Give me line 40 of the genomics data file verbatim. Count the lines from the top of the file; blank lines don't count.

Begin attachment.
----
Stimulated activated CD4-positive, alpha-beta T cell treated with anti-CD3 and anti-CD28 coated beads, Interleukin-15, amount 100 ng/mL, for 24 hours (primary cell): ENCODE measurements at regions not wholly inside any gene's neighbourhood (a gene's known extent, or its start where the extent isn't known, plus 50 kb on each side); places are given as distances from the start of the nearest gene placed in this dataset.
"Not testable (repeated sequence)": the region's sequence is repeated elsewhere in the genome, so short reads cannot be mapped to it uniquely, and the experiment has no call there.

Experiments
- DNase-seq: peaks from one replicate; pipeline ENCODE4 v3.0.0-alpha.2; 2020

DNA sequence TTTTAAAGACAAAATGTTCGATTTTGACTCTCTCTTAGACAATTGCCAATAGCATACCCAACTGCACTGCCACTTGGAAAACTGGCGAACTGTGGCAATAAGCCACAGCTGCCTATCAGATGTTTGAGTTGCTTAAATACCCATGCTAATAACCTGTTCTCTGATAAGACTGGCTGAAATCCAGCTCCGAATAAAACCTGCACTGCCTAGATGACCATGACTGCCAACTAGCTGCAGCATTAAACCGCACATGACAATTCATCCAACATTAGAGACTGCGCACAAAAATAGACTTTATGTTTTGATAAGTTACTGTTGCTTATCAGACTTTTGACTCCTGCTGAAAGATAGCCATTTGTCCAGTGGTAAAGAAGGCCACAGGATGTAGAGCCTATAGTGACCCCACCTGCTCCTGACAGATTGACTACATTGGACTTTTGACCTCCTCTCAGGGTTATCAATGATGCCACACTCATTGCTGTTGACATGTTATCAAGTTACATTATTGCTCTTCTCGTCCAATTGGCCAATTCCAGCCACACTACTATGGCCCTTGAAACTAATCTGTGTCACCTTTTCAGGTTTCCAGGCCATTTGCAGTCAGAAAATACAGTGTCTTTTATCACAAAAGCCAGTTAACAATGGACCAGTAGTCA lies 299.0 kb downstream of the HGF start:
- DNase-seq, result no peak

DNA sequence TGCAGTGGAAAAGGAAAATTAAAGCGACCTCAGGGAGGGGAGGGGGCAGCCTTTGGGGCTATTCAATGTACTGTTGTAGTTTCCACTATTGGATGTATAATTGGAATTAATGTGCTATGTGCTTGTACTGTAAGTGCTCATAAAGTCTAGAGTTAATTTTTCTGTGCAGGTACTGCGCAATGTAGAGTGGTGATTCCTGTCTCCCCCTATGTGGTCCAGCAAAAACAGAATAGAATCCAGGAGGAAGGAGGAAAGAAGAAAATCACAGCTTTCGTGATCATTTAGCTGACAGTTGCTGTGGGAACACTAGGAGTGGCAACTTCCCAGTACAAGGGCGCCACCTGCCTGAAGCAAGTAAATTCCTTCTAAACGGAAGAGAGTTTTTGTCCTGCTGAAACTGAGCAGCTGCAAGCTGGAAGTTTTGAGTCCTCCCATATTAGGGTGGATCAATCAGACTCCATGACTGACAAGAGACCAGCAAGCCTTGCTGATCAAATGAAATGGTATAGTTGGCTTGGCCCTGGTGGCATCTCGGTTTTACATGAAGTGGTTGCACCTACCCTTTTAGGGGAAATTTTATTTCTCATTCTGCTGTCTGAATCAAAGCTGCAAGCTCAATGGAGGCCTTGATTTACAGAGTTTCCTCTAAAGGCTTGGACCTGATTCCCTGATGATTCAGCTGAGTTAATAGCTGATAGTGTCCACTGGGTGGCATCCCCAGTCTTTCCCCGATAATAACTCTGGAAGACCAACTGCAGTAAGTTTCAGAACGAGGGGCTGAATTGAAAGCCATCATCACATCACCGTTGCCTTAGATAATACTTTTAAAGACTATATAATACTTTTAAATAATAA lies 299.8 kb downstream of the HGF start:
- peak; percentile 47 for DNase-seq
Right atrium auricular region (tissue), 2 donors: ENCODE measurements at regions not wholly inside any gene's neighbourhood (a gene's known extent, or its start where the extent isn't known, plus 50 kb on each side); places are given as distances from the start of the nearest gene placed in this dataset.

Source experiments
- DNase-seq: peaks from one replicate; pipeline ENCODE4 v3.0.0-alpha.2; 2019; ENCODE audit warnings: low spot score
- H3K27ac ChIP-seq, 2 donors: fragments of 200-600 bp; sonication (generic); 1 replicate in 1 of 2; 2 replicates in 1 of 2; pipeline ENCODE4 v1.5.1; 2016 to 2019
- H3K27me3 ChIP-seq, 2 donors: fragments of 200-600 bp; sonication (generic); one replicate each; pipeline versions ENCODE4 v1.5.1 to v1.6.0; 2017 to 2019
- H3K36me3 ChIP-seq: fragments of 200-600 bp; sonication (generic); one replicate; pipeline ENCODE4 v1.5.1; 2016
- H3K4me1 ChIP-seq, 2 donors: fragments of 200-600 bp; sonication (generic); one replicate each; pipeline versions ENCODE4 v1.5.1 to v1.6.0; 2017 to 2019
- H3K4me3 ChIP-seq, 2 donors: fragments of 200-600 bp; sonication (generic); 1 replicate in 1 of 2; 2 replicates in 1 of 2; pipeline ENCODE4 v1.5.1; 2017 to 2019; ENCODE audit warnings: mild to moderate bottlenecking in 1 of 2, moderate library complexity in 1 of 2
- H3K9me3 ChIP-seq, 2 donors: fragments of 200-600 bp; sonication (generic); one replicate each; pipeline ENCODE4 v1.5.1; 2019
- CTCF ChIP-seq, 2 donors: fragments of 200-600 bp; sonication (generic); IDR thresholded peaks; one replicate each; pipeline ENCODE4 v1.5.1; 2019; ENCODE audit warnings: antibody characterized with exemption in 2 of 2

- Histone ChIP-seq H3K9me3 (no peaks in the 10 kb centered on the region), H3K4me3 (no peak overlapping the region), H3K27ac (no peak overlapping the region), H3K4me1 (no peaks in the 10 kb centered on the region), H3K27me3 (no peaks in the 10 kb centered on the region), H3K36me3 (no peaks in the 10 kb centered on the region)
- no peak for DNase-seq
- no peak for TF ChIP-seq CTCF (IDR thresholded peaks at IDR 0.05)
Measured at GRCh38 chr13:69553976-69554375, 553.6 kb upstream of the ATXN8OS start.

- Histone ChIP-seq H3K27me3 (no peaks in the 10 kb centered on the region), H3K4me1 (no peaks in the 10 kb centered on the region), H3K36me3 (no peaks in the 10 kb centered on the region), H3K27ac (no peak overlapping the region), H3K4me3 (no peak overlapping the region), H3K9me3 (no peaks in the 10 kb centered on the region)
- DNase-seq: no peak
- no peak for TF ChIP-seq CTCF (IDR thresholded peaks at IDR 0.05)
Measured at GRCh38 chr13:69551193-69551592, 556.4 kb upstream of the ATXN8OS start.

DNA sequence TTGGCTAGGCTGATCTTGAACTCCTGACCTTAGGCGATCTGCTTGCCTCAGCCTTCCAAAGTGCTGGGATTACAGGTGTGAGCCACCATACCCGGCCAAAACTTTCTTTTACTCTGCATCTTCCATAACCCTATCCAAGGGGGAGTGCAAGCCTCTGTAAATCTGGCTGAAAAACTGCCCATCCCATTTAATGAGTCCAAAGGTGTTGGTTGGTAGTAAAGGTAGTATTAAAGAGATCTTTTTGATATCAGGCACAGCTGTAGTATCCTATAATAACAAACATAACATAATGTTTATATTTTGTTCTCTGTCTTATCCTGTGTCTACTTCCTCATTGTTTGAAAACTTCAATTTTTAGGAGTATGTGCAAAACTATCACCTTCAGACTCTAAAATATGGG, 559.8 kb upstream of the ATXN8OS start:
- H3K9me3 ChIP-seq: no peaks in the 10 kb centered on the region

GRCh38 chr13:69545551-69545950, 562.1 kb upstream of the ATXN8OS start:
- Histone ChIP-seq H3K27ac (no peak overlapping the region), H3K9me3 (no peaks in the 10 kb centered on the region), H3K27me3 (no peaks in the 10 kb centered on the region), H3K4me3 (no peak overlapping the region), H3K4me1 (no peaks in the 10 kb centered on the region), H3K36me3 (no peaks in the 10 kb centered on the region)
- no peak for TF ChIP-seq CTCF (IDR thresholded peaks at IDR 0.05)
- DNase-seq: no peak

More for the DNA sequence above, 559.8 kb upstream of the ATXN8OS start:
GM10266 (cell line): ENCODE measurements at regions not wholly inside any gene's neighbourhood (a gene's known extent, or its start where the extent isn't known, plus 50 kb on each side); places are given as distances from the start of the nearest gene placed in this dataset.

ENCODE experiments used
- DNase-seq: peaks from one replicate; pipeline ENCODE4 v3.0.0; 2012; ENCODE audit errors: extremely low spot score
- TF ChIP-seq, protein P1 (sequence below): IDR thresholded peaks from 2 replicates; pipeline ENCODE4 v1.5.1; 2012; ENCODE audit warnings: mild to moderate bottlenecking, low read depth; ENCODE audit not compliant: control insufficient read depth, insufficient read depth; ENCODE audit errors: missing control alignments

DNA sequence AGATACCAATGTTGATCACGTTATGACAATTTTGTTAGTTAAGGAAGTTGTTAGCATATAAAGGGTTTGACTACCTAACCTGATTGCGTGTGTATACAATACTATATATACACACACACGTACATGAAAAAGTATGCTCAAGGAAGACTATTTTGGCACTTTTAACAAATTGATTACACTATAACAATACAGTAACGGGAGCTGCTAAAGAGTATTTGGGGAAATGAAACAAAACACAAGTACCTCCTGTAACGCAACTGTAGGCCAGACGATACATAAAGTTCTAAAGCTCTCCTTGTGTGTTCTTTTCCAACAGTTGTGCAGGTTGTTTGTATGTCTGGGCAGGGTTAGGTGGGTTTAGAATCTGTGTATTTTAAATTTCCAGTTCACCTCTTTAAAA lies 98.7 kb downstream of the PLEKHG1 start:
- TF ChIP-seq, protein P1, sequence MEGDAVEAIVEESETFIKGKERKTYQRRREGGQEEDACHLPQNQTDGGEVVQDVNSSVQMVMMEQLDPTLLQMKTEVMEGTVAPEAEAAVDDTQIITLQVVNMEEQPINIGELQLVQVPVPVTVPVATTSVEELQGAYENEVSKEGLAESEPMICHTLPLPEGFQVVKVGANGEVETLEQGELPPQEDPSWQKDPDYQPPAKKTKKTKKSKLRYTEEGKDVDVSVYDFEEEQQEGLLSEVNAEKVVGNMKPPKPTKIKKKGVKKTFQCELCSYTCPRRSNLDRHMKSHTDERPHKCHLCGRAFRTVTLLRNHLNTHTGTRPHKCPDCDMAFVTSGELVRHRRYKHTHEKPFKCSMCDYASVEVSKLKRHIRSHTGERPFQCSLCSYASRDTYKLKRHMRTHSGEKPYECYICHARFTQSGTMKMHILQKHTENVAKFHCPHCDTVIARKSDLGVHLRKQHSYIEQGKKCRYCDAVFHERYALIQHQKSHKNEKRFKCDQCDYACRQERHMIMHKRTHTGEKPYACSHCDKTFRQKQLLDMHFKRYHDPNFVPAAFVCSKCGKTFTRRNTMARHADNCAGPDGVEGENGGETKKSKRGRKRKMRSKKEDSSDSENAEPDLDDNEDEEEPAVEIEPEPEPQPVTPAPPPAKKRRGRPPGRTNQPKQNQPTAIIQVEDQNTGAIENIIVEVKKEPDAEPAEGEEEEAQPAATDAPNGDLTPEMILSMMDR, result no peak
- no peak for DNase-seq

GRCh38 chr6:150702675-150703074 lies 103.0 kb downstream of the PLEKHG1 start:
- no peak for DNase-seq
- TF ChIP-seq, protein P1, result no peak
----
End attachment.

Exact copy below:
- no peak for DNase-seq